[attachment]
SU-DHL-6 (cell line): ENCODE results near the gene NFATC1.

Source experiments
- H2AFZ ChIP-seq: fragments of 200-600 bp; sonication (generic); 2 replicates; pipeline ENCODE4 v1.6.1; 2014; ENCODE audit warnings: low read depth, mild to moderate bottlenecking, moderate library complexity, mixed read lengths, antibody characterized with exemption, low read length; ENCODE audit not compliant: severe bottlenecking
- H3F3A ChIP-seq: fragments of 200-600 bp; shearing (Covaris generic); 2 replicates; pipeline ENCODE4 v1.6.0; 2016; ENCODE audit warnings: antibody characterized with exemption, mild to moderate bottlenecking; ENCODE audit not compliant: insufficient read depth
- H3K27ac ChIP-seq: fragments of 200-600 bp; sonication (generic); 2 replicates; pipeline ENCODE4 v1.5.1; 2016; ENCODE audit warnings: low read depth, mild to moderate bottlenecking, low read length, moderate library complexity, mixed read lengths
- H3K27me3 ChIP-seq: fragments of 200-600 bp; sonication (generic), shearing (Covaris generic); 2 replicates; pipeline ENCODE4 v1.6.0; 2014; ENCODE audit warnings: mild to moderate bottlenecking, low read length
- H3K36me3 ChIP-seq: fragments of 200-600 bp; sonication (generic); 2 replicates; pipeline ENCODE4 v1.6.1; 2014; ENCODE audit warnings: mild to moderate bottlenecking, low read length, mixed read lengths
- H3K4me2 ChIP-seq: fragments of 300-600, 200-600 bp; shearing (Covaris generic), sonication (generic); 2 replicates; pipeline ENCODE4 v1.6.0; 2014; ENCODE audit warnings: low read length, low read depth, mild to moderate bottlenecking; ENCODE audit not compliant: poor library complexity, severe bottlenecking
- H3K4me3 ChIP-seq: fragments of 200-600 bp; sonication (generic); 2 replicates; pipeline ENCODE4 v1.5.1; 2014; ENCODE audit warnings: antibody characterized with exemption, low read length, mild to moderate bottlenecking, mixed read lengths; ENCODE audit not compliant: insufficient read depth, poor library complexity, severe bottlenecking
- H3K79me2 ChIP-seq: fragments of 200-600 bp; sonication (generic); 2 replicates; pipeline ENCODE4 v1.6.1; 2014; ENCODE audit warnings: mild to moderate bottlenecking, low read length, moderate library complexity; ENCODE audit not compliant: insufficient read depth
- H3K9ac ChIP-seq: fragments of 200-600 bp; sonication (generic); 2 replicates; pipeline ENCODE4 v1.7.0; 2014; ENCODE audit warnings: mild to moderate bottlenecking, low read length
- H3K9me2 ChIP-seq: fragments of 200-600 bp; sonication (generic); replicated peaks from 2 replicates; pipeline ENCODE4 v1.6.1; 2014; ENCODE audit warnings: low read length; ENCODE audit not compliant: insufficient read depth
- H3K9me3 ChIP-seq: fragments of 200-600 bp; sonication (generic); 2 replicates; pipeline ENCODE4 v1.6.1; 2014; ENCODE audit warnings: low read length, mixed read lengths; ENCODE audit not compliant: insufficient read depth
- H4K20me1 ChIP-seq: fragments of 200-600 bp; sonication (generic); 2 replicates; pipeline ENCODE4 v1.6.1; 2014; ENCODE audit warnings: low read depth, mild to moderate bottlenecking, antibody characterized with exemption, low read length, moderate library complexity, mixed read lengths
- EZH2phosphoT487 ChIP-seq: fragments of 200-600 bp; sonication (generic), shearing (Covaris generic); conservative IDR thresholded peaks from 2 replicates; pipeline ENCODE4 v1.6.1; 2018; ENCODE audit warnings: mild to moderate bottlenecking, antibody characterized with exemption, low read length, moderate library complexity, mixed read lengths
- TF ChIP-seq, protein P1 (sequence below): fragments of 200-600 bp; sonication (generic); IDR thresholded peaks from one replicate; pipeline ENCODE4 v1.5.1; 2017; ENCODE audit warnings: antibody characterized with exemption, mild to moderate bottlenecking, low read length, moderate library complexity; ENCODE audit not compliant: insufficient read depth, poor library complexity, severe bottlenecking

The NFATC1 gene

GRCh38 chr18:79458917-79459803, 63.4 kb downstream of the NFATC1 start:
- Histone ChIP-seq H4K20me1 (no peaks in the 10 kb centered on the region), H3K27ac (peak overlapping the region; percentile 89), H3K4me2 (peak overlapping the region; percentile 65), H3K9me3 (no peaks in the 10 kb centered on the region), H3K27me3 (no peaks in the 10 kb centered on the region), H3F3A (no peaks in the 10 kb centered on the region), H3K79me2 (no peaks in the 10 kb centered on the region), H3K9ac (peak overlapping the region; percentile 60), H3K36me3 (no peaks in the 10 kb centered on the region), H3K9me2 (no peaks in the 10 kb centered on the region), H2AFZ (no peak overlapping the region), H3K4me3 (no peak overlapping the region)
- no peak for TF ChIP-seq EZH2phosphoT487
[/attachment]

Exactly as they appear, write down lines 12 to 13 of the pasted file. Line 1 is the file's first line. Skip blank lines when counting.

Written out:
- H3K9me2 ChIP-seq: fragments of 200-600 bp; sonication (generic); replicated peaks from 2 replicates; pipeline ENCODE4 v1.6.1; 2014; ENCODE audit warnings: low read length; ENCODE audit not compliant: insufficient read depth
- H3K9me3 ChIP-seq: fragments of 200-600 bp; sonication (generic); 2 replicates; pipeline ENCODE4 v1.6.1; 2014; ENCODE audit warnings: low read length, mixed read lengths; ENCODE audit not compliant: insufficient read depth